An uncaring public system coupled with an uninformed and unmindful society results in a daily affront to the dignity of the thousands of citizens of a shining India, who either defecate in the open or waste time in commuting everyday to access public toilets. Children run home in between classes for lack of toilets even in government schools; girls absent themselves for similar reasons, especially when they are menstruating; women often do not eat enough for the shame of answering nature’s call in daytime in the open; accidents occur and lives are lost when railway tracks are used as lavatories; and money is spent unnecessarily on medicines due to spread of water borne illnesses—all due to lack of proper sanitation. This could be avoided if the three major problems of poor sanitation, lack of potable water and proper toilets could be tackled.
During my recent visit to a few slums of Kanpur city, seeing was, indeed believing in the day to day struggle of people, especially women, children and old people living in the numerous slums dotting the city of Kanpur, which has about 450 registered slums (and God knows how many unregistered ones). Nearly one third of the city’s population reportedly lacks access to potable water and basic sanitation. WaterAid UK, an international organization, in partnership with a local based NGO Shramik Bharti, is trying to provide a thin silver lining to this bleak scenario. It is helping marginalised communities to access safe drinking water and sanitation facilities through community led public-private partnerships in about 150 slums of Kanpur city, each housing 150 to 400 families. The mission is to motivate people to build shared toilets, revive existing derelict sulabh toilets (community toilets) and build new community toilets and low cost school sanitation blocks for girls and boys. Shramik Bharti is promoting the shared toilet concept wherein 4 families build one toilet (with a septic tank or soak pit) costing around 10,000 rupees, out of which 1000 is given by WaterAid and the rest is contributed by the families, who also share the upkeep cost. Shared community toilets are hygienic, economical, take less space and are a cheap alternative to the ‘toilet within premises’ facility. The aim is to develop model slums with complete sanitation facilities.
A direct consequence of this project has been the empowering of women community leaders, who are trained to form community level water and sanitation groups, and become self sufficient to negotiate directly with government officials for solving the water and sanitation problems of their areas . The three tier training programme involves equipping women and girls, from the grassroots level, with adequate information and skills. One master TOT (trainer of trainers) chosen from each slum, receives three days training. Each of them then goes back to her basti and trains 5 citizen leaders coming from different parts of her slum. Each citizen leader then trains 5 women of her area, each of who empowers and educates 5 families under her supervision to bring about lasting behavior changes. They also have a micro saving system to have a pool of money to be used for their work.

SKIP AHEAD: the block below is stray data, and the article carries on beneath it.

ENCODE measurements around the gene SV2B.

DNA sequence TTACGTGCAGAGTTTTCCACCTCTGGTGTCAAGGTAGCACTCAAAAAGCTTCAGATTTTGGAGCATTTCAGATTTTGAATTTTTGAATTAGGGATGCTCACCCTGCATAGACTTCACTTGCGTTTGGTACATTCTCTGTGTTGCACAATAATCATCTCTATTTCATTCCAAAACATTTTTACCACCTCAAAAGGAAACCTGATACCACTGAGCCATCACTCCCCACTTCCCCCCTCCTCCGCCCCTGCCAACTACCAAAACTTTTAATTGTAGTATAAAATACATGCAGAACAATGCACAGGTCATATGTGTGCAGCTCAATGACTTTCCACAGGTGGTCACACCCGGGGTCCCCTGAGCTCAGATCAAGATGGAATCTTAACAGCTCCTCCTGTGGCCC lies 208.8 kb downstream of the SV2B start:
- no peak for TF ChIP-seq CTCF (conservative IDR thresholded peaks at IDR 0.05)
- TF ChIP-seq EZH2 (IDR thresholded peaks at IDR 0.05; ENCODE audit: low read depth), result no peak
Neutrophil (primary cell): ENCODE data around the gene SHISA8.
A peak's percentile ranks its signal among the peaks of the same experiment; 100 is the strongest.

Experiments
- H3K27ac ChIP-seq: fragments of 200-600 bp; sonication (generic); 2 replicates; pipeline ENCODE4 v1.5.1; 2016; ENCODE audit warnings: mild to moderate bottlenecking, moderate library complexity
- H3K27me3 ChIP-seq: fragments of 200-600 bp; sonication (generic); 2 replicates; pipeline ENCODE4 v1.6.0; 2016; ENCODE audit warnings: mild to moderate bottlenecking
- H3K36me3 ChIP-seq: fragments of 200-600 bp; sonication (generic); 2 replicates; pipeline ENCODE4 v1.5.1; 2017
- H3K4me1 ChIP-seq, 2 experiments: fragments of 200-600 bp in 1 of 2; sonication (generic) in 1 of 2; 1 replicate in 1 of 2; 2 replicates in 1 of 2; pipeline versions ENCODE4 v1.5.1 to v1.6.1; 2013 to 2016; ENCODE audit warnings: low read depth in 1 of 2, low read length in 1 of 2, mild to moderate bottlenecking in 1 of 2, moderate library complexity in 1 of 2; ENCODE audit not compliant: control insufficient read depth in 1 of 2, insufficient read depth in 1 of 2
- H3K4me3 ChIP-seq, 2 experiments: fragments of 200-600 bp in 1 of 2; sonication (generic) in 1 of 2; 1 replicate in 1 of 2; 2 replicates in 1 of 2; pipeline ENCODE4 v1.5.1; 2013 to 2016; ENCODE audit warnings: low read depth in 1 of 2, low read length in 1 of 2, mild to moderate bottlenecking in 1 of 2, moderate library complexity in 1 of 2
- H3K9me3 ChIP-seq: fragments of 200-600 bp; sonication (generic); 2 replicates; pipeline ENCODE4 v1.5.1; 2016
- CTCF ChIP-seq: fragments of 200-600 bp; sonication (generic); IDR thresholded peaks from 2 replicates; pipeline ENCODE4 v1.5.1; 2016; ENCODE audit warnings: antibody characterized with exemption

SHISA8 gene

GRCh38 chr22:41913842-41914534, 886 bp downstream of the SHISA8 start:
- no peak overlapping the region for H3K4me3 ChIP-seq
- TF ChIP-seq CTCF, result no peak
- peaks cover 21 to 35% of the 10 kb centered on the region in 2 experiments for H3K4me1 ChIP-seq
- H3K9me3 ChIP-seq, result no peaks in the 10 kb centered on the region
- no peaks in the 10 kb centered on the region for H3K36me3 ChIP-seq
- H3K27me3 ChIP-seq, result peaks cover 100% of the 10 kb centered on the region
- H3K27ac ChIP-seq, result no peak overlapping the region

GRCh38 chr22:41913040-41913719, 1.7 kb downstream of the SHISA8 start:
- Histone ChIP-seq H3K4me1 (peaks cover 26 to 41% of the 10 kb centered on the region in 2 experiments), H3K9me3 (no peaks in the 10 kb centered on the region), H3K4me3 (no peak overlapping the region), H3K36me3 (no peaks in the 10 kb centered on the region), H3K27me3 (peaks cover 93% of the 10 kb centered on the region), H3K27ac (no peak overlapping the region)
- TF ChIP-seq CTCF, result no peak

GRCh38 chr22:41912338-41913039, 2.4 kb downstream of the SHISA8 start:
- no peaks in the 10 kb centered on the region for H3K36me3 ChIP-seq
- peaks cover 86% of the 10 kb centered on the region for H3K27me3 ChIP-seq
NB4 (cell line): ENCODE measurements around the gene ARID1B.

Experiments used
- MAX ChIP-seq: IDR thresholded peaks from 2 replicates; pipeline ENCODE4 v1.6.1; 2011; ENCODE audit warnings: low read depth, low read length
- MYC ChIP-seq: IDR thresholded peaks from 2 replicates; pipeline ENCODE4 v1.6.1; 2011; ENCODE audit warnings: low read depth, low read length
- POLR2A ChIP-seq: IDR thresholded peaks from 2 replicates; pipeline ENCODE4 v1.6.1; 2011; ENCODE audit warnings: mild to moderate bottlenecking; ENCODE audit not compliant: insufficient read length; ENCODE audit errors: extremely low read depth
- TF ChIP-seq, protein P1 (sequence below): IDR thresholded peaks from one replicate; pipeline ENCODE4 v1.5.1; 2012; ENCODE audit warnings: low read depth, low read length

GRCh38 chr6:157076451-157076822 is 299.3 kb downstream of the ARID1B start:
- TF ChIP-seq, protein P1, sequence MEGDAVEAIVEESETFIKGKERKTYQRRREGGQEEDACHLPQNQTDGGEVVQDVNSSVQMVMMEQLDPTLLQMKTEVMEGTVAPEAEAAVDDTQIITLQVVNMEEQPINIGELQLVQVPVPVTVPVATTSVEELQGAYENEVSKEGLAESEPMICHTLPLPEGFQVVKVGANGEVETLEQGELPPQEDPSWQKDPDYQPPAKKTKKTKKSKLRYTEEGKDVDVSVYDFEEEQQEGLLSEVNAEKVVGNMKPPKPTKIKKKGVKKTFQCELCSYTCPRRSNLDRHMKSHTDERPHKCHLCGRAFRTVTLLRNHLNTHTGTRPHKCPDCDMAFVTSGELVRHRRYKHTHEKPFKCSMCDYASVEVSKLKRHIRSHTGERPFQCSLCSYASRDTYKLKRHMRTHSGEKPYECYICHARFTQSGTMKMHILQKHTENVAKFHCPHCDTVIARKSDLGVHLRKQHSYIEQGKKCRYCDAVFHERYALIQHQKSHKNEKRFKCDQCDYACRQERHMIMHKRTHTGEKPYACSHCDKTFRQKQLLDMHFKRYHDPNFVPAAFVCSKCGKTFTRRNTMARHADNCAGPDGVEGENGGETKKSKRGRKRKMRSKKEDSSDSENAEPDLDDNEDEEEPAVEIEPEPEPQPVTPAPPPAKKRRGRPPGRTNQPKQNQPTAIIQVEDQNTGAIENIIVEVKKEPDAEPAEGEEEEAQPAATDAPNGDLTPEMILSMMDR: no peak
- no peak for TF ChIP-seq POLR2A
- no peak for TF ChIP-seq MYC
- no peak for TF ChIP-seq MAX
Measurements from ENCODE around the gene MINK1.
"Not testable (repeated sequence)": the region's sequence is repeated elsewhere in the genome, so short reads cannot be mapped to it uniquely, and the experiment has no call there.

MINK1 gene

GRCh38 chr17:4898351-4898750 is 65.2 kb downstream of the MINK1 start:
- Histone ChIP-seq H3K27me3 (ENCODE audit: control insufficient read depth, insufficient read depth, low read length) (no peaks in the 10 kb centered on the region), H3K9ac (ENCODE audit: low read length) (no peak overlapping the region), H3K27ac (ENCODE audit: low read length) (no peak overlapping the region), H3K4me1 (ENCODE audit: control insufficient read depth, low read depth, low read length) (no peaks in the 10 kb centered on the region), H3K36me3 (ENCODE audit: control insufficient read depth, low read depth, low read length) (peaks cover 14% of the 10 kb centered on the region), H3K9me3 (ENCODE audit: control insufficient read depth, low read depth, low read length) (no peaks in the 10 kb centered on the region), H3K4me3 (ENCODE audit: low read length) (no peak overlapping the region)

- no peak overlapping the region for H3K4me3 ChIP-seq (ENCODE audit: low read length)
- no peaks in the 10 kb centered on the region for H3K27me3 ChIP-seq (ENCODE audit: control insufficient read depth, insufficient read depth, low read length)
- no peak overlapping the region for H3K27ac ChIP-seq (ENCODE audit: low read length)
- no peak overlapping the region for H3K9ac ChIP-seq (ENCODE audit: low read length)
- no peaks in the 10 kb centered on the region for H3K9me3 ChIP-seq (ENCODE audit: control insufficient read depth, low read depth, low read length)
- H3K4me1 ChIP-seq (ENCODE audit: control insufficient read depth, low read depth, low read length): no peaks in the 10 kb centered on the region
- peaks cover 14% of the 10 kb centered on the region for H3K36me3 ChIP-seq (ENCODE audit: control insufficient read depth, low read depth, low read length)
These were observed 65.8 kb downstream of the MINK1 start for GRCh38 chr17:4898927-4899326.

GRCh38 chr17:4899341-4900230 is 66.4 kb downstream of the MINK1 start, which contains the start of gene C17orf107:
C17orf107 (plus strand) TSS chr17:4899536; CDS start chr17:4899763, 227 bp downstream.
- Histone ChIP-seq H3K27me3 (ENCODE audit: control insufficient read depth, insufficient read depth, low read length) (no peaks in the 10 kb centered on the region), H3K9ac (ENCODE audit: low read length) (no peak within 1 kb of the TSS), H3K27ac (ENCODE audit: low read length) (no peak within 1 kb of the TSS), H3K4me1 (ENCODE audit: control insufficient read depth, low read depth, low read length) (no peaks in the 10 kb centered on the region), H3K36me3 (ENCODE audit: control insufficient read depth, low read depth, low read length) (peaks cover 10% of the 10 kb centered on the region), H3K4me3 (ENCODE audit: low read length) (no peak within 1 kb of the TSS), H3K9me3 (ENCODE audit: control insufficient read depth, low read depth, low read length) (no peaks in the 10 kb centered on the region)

Collectively, all these women are trained to look into the water and sanitation management of their locality and seek redress of existing problems, by apprising concerned authorities through properly drafted applications, representations and jan sunvaais (public hearings) and also by using the provisions of Right to Information Act, as well as consumer forums, if need be. Most of them have their own mobile phones with the numbers of all concerned officers and offices. Their success stories are many. Derelict public toilets are getting repaired, defunct hand water pumps are being made functional, garbage heaps are being removed, and shared toilet concept is gaining acceptance. This year on World Toilet Day, the women gave 30 representations to the city Commissioner, who not only thanked them for showing him the way, but also initiated appropriate action.
Aneesa and Nurunissa, members of a self help group of a slum of daily wage tannery workers in Jajmau area, proudly proclaim that—“Shramik Bharti helped us to come out of our purdah and solve our own problems, after all our pleas fell on deaf government ears. Many programmes have been initiated by them to empower and educate women and make them self sufficient by training them in stitching, candle making, and by encouraging micro savings, which has increased from a measly Rs 10 to 100 rupees per month now. Faced with an acute shortage of drinking and domestic use of water, we invested 35,000 (from the group savings of the past 18 years) to install a submersible pump in 2006, along with a 2000 litre capacity overhead tank and two public taps, with Shramik Bharti’s help. Now all the 40 families living here get water supply by paying a small user charge of Rs 50 per month, per family. This availability of clean water has indeed improved our lives, and reduced water borne diseases, like diarrhea in our children. Of course, a lot many problems still need to be resolved. Proper waste disposal is still a problem but now it is at least being periodically collected by the Nagar Nigam and we are working towards its improvement. ”